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XROOTD-L  February 2005

XROOTD-L February 2005

Subject:

Re: xrootd at gridka

From:

Peter Elmer <[log in to unmask]>

Date:

18 Feb 2005 14:18:07 +0100Fri, 18 Feb 2005 14:18:07 +0100

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text/plain

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text/plain (141 lines)

  Hi Andy,

On Fri, Feb 18, 2005 at 05:14:32AM -0800, Andrew Hanushevsky wrote:
> Oh yeah, one more thing. It seems that the source directories for versions
> we are running in production have been deleted. That makes it very
> difficult to use dbx. Any chance of restoring those or just throw in the
> towel and press on in getting to new releases.

  These can obviously be restored. You should be able to check out the
source code for that version anywhere and point dbx at it.

  But I agree that we should so some basic system tests and push the latest
version out onto the production system at SLAC and elsewhere when they like.

                                   Pete
  

> On Fri, 18 Feb 2005, Peter Elmer wrote:
> 
> >   Hi Heinz and Andy,
> >
> >   Nothing like release/version management to pull everyone into the discussion!
> >
> >   Heinz, I'm not sure what this has to do with tagging. Note that the server
> > itself contains the version string, so I don't think "retagging" is an option.
> > Doing another build with a new tag to indicate that it had extra system testing
> > seems like overkill.
> >
> >   If it helps I can try to find a small gif of a skull and crossbones (or
> > similar) and we can label the versions as:
> >
> >    untested development version, developers only! (skull-and-crossbones)
> >    tested development version, developers only!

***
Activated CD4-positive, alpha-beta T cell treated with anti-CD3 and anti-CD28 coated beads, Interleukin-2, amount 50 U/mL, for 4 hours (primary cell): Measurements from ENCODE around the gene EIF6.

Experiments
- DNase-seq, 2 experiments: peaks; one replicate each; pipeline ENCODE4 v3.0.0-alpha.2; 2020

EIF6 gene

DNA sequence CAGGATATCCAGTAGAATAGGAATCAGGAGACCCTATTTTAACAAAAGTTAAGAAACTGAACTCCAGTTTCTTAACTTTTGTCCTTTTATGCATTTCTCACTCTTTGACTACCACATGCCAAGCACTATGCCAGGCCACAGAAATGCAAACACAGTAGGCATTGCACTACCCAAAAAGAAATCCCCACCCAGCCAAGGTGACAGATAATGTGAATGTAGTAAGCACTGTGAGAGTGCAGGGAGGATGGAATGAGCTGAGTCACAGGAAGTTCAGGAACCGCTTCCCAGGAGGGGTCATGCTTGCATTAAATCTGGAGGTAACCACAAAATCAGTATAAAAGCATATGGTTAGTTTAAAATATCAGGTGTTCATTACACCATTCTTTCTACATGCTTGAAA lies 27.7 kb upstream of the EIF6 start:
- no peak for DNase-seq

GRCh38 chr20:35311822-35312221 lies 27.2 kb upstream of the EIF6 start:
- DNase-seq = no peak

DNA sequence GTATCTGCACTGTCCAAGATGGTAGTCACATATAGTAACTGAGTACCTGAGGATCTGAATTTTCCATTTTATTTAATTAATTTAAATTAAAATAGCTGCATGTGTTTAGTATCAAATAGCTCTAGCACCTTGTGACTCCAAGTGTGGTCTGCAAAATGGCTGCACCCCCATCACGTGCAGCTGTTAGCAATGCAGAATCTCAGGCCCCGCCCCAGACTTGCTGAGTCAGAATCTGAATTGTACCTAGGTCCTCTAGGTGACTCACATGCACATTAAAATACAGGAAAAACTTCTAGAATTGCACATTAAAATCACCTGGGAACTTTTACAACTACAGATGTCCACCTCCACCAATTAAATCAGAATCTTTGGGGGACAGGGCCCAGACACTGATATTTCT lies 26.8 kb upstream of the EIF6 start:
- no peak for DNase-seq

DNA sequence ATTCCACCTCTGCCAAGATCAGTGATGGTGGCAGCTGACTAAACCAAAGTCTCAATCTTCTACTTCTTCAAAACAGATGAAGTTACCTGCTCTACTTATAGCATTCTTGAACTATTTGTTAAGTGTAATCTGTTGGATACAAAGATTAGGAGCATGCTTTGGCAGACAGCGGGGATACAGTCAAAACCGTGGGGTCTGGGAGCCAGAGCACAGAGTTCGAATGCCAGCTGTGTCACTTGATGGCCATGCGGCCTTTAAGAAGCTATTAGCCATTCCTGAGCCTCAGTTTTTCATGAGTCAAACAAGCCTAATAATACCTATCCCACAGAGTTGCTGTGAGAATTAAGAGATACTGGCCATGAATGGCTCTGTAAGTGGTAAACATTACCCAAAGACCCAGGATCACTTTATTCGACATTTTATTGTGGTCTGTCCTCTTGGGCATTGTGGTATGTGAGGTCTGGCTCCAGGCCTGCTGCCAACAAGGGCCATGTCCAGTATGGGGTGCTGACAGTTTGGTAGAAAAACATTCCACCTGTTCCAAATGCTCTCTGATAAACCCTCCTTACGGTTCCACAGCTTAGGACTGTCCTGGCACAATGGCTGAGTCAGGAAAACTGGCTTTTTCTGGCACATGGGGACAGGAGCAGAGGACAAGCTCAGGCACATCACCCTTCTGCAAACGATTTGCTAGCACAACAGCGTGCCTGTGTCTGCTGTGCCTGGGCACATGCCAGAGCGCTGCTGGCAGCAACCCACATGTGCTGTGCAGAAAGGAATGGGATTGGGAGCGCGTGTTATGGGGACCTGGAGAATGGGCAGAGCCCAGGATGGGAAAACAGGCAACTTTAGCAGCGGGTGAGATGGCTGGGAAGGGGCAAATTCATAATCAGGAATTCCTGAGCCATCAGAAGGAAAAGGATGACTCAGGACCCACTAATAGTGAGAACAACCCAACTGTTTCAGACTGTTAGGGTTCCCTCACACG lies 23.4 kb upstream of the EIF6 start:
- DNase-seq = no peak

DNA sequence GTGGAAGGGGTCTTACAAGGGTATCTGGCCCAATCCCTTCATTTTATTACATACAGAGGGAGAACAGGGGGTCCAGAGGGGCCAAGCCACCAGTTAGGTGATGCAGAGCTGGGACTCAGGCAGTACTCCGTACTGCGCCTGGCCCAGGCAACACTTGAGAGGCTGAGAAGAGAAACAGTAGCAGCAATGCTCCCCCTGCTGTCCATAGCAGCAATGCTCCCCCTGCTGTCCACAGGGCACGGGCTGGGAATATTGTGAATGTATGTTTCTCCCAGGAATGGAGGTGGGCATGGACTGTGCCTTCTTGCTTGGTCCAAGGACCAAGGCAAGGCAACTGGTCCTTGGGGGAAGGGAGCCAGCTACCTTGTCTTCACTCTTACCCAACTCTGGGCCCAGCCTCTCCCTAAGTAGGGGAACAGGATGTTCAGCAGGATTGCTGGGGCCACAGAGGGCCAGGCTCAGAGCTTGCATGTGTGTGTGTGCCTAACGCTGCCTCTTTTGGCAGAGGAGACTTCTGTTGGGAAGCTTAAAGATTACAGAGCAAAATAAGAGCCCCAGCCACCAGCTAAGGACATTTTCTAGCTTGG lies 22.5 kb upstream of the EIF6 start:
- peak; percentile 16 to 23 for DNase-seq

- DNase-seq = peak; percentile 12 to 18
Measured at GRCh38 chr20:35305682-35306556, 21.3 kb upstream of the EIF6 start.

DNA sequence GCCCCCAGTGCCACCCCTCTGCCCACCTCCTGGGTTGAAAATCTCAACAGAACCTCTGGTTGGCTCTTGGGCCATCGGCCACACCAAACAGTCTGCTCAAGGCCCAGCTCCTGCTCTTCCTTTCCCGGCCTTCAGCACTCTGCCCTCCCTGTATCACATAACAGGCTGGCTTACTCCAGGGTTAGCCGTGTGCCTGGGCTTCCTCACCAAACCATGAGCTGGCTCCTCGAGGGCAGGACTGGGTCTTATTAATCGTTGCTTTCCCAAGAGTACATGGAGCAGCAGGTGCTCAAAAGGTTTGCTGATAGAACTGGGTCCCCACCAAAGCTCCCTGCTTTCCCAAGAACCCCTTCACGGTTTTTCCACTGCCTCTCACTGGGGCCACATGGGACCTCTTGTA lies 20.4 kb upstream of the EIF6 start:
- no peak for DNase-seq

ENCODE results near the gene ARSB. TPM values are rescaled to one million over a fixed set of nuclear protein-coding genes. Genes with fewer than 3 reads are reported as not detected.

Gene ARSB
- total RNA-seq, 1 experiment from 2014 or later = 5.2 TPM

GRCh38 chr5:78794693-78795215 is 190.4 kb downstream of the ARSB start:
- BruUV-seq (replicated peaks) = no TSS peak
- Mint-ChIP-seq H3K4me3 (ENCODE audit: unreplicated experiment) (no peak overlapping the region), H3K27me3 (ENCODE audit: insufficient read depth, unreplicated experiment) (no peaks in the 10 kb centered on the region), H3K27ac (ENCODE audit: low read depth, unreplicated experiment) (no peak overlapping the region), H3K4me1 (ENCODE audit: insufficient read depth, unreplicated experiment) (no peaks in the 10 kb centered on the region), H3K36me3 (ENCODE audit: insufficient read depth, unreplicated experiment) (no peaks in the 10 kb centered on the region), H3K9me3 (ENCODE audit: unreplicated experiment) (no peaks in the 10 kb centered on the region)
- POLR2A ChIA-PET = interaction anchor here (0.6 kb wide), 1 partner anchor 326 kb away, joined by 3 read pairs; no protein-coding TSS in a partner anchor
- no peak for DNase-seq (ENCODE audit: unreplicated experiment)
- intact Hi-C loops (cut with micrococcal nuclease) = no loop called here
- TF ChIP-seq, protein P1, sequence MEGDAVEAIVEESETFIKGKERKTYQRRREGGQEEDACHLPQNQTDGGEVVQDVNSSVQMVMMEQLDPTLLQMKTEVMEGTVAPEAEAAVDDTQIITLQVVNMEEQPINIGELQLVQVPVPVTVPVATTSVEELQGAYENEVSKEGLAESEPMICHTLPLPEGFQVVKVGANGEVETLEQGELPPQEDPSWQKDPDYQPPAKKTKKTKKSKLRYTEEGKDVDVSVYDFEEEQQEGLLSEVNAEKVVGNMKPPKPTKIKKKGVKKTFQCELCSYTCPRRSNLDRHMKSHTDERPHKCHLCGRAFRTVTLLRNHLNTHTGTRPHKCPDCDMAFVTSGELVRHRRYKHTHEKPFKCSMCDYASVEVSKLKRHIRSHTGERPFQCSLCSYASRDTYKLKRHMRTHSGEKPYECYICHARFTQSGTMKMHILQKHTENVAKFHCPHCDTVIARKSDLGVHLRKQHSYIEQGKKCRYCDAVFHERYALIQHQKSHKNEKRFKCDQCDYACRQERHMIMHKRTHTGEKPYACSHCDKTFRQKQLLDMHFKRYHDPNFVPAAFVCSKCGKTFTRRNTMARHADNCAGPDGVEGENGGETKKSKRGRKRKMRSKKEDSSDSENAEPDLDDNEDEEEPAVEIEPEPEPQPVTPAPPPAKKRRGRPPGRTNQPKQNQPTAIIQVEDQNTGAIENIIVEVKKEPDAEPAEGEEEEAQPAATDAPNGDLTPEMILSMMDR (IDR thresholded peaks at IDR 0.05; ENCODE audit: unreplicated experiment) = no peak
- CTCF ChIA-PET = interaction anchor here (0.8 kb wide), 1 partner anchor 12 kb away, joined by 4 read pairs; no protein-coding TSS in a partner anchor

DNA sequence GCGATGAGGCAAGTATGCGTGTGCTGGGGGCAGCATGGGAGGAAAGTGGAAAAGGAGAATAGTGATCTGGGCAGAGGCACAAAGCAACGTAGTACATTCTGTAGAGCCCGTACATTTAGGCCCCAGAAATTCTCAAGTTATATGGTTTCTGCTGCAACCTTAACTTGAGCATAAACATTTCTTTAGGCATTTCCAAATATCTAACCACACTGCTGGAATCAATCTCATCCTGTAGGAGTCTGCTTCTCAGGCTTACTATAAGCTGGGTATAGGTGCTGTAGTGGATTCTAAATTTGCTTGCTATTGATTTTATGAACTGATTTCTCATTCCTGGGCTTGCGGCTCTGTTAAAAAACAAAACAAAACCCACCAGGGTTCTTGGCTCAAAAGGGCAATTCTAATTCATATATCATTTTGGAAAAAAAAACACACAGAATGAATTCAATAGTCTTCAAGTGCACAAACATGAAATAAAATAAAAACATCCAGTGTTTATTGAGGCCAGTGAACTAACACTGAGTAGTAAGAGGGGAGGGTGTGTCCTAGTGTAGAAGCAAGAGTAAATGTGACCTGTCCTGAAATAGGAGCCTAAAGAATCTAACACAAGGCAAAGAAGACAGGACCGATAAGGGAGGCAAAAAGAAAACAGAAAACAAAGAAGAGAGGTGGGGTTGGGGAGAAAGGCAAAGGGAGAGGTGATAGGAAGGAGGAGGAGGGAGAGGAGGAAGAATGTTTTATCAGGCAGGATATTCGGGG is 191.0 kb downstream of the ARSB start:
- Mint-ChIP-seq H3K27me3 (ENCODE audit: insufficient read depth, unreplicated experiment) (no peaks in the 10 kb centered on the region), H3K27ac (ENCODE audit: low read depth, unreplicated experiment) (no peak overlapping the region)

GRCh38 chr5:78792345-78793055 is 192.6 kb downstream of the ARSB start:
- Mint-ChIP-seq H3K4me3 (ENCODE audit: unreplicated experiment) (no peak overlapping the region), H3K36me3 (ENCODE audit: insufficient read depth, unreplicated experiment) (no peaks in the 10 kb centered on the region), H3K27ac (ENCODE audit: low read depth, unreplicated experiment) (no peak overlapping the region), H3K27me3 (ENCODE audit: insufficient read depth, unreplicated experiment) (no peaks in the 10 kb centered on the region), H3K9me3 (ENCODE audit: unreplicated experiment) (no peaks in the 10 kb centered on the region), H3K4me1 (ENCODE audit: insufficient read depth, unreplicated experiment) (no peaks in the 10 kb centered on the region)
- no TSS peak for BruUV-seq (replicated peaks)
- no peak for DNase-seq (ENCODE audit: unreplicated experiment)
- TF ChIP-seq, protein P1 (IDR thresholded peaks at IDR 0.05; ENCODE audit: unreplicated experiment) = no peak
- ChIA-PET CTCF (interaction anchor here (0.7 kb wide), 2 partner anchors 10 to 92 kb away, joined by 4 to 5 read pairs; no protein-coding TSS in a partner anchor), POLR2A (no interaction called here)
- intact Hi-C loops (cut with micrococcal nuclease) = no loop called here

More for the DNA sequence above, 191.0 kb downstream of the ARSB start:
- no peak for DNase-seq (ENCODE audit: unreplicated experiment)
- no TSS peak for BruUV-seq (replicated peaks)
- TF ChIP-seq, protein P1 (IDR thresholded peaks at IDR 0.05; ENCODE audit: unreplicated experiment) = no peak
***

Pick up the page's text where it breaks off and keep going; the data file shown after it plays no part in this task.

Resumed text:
> >    production version
> >
> > or something equally scary looking. People who blur the lines between these
> > things probably just blur everything anyway.
> >
> >   Heinz, the reason we are so insistent on even test versions having a
> > specific version number is that the test versions seem to propagate
> > onto production systems. This used to happen all the time with the, uh,
> > simplified versioning scheme used for the AMS ({pro,old,new} IIRC) and
> > we had tremendous problems operationally trying to figure what was going
> > on after the fact.
> >
> >   Note that >real content< to this discussion will be discussing how to
> > do a basic system functionality test that is well automated and (perhaps)
> > site-independent.
> >
> >                                    Pete
> >
> > On Fri, Feb 18, 2005 at 01:03:55PM +0100, Heinz Stockinger wrote:
> > > I agree with Andy on that. One can even tag such to-be-tested releases
> > > differently so that only developers take them. Once they've been through
> > > the testing phase, they can be retagged or fixed.
> > >
> > > Cheers,
> > > Heinz
> > >
> > > Andrew Hanushevsky schrieb:
> > >
> > > >Hi Pete,
> > > >
> > > >What you say is good but the problem is that the rest of the world blurs
> > > >the line between development releases and production releases. My druthers
> > > >is that development releases never get to the web page. Only tested
> > > >releases should make it to the web page. To simplify things, at most two